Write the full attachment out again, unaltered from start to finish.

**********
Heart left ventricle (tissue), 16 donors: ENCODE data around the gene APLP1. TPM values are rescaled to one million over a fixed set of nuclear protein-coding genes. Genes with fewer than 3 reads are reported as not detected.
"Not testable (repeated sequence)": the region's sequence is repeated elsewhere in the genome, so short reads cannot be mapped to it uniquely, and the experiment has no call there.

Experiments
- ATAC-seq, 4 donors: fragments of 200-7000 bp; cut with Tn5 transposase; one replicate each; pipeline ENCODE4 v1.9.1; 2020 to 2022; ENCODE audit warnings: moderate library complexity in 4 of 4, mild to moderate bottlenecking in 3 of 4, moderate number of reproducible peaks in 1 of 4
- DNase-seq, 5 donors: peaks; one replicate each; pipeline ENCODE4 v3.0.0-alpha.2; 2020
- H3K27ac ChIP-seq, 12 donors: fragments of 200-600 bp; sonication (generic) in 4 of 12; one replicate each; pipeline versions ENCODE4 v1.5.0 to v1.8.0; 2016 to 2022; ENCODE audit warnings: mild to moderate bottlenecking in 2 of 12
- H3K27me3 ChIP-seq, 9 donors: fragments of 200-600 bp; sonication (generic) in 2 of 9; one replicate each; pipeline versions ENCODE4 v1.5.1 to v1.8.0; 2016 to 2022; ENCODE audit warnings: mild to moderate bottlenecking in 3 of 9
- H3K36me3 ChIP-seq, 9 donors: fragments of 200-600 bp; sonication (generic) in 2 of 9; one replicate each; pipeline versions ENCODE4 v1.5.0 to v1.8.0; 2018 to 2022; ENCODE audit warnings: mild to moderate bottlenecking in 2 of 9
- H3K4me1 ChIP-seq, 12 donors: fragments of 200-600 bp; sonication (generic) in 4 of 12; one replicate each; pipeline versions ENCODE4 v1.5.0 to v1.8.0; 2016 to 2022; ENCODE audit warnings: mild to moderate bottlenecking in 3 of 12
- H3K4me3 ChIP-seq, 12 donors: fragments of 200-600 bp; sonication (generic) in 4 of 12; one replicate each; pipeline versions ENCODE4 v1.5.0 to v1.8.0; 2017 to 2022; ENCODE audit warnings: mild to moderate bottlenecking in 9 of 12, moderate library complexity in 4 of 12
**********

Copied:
Heart left ventricle (tissue), 16 donors: ENCODE data around the gene APLP1. TPM values are rescaled to one million over a fixed set of nuclear protein-coding genes. Genes with fewer than 3 reads are reported as not detected.
"Not testable (repeated sequence)": the region's sequence is repeated elsewhere in the genome, so short reads cannot be mapped to it uniquely, and the experiment has no call there.

Experiments
- ATAC-seq, 4 donors: fragments of 200-7000 bp; cut with Tn5 transposase; one replicate each; pipeline ENCODE4 v1.9.1; 2020 to 2022; ENCODE audit warnings: moderate library complexity in 4 of 4, mild to moderate bottlenecking in 3 of 4, moderate number of reproducible peaks in 1 of 4
- DNase-seq, 5 donors: peaks; one replicate each; pipeline ENCODE4 v3.0.0-alpha.2; 2020
- H3K27ac ChIP-seq, 12 donors: fragments of 200-600 bp; sonication (generic) in 4 of 12; one replicate each; pipeline versions ENCODE4 v1.5.0 to v1.8.0; 2016 to 2022; ENCODE audit warnings: mild to moderate bottlenecking in 2 of 12
- H3K27me3 ChIP-seq, 9 donors: fragments of 200-600 bp; sonication (generic) in 2 of 9; one replicate each; pipeline versions ENCODE4 v1.5.1 to v1.8.0; 2016 to 2022; ENCODE audit warnings: mild to moderate bottlenecking in 3 of 9
- H3K36me3 ChIP-seq, 9 donors: fragments of 200-600 bp; sonication (generic) in 2 of 9; one replicate each; pipeline versions ENCODE4 v1.5.0 to v1.8.0; 2018 to 2022; ENCODE audit warnings: mild to moderate bottlenecking in 2 of 9
- H3K4me1 ChIP-seq, 12 donors: fragments of 200-600 bp; sonication (generic) in 4 of 12; one replicate each; pipeline versions ENCODE4 v1.5.0 to v1.8.0; 2016 to 2022; ENCODE audit warnings: mild to moderate bottlenecking in 3 of 12
- H3K4me3 ChIP-seq, 12 donors: fragments of 200-600 bp; sonication (generic) in 4 of 12; one replicate each; pipeline versions ENCODE4 v1.5.0 to v1.8.0; 2017 to 2022; ENCODE audit warnings: mild to moderate bottlenecking in 9 of 12, moderate library complexity in 4 of 12